I don't know why or how things have changed from the beginning of the 2008 season until the end of the 2014 season in MLB. Analytics, defensive shifts, different approaches to pitching and hitting, changes to park configurations, recruitment of elite athletes into player roles, the decline (we think) of performance enhancing drugs -- there are lots of things that could cause some or all of this.
I am not qualified to untangle the Gordian Knot of "How" or "Why". I'm just putting out a reference tool for all of you to see how baseball has changed. I picked 2008 arbitrarily because it interests me as a Phillies fan. I know my rooting interest has declined relative to the league, but today I am more interested in how the league has changed.
"There's less offense!" Yes, but how much less? That I can show through data from fangraphs. The "How?" and "Why?" are really interesting questions to discuss.
PART 1: Hittin' Season, or Where Have All the Dingers Gone?
Thanks, Fangraphs for this data.
It's not just home runs. Look at extra base hits. Triples seem to fluctuate pretty wildly, but doubles and home runs are down considerably.
The reduction in doubles is an unwavering, perfect downward trend with no deviations for all 8 years - it goes down somewhat every single year. That is remarkable, and it has caused the disappearance of about 900 doubles per year, or 30 per team (and 60 total bases). That's a Jimmy Rollins or Chase Utley, just immediately Revere'd. I could see a defense-related argument for this, but that's a scientific wild ass guess (SWAG, in the scientific parlance).
The home run trend is far less clear, but it has been a pronounced decline from 2008 through 2014. The difference between 2013 and 2014 is especially striking, though no defensive changes can account for balls hit over the fence, and inside-the-park homers are so rare that they don't affect the data meaningfully. I'll get to fly ball percentages and HR/FB ratio later, don't worry. Smushing a straight line on the HR number from 2008 through 2014 gives us a reduction of 692 dingers a year, or 23 per team (and 92 total bases). A whole 2008 Jayson Werth has been killed off on every single team in MLB.
Singles are down, too. Defense? The data are less clean than with the doubles, but it's not a bad bet. There were 771 fewer in 2014 than in 2008. That is 25 per team, or about 1/6th of a hit per game. Total hits are down by 2,377, or 79.23 per team, which is about 0.5 hits per game (and more total bases).
Walks are waaaaay down, both the unintentional and intentional variety. This is no doubt in recognition of the value of the Oh Bee Pee. The dropoff is about 2,300 and 300, or 2,600 fewer baserunners (and batters faced and pitches thrown...) or about 87 runners per year (close to one half per game).
Hit by pitch, stolen base (and caught stealing) are all pretty much unchanged. There are fewer sacrifice flies (fewer runners, probably) and fewer sac bunts (the realized cost of the out and fewer chances, maybe?). RBI and runs scored are down. Grounded into Double Play (GDP) numbers are down as well, though fewer baserunners seems plausible as an excuse for part of that. Also our next major issue...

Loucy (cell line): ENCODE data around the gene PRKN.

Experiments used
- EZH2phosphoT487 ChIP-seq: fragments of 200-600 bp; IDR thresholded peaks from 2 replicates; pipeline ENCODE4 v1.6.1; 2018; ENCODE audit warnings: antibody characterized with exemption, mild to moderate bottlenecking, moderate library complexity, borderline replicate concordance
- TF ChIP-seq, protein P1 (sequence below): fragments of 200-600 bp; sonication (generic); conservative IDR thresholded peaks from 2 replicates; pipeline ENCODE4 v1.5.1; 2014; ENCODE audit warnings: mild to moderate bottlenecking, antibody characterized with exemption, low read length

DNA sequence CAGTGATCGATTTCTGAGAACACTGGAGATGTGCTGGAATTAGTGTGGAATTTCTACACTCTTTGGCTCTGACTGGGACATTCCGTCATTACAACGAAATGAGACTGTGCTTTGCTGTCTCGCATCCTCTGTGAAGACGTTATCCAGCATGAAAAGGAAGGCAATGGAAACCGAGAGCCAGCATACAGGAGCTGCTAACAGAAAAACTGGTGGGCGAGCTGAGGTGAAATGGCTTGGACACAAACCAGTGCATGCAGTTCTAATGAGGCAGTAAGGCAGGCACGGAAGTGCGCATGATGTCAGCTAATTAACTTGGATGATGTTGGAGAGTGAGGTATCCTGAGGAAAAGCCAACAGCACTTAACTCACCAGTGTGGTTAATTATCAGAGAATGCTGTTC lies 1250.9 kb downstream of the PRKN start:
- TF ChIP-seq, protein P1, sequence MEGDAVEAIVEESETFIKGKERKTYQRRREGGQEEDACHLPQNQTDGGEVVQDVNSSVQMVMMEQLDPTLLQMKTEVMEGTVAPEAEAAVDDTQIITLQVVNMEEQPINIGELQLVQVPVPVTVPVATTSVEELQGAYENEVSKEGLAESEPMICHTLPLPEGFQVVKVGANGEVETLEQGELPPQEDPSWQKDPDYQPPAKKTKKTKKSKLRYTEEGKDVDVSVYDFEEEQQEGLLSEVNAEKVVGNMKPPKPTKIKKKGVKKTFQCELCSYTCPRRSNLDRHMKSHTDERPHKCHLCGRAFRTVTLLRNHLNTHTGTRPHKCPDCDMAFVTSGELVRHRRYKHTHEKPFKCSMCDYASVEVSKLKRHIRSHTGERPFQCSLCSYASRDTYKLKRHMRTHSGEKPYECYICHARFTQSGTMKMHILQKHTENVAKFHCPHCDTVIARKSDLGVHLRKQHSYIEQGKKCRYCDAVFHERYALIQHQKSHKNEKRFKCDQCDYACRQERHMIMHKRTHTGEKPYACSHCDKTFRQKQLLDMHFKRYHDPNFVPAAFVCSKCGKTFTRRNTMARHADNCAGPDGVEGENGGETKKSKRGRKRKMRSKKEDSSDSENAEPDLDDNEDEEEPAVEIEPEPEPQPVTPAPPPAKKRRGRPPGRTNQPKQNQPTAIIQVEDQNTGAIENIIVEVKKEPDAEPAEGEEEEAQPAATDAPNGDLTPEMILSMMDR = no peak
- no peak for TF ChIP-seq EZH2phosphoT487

Strikeouts are waaaay up.
There were 4,557 more whiffs in 2014 than 2008, and all of them were not from Ryan Howard. That's an extra 152 per team per year. That's a lotta sombreros.
Fangraphs tells us more.
On Base Percentage used to be about .333 in 2008. The MLB average was .314 in 2014. Slugging is down: .416 to .386. Isolated power is down: .152 to .135. OBP + Slugging (the vaunted "OPS") has declined from .749 to .700. That decline is less than the difference between 2008 Pedro Feliz and 2008 Jimmy Rollins, but it isn't far off. An average MLB player today OPS-es close to how Geoff Jenkins did in 2008. Oof.
The batted ball data from Fangraphs produced the chart above. Fly balls (producing home runs and some doubles) are down. Line drives are flat. Ground balls are up. Infield hits are up. Bunt hits are up dramatically, but the overall numbers are small. The HR/FB rate bounces, but looks pretty much trendless. This, read together with the hitting data above on strikeouts and walks, looks like a FIP/SIERA/xFIP approach to pitching -- try to induce ground balls, do not be a fly ball pitcher, don't walk dudes, and strike people out.
Pitchers may not be better, but the are pitching smarter. Except they may also be better. Look at the pitch data:
The obvious starting point is fastball velocity, which has increased in every single year, rising from 90.7 to 91.8. Sliders are faster - 82.7 to 83.7. Cutter velocity is up; curveball velocity is up, etc. Every kind of pitch is being thrown faster. Pitchers are throwing harder. They may be better athletes, mechanics may be better, surgery might be better, who knows? They are just throwing harder.
The pitch mixes have changed, too. Straight fastball use has declined from 60.70% to 57.70%, which is about a 5% drop. Sliders have become less used as well, dropping from 15.6% to 13.70%. Cutters and curves appear to have picked up the slack as secondary pitches. Changeups, splitters, and knuckleballs are all pretty much unchanged.
This approach to pitching (not just the velocity) may account for some of what we see in terms of more strikeouts and reduced offensive output.
I put this together not because I am looking for some unified field theory of baseball, but because a recent commenter was discussing what a league average IFFB% was, and I did not have a handy reference. Now I do, and I will bookmark this, since it gives me a handy reference for K%, BB%, line drive%, HR/FB%, etc. We now can see easily and quickly what is "league average" for hitters in all kinds of cool categories.
Why has league average changed? That's for you folks to figure out.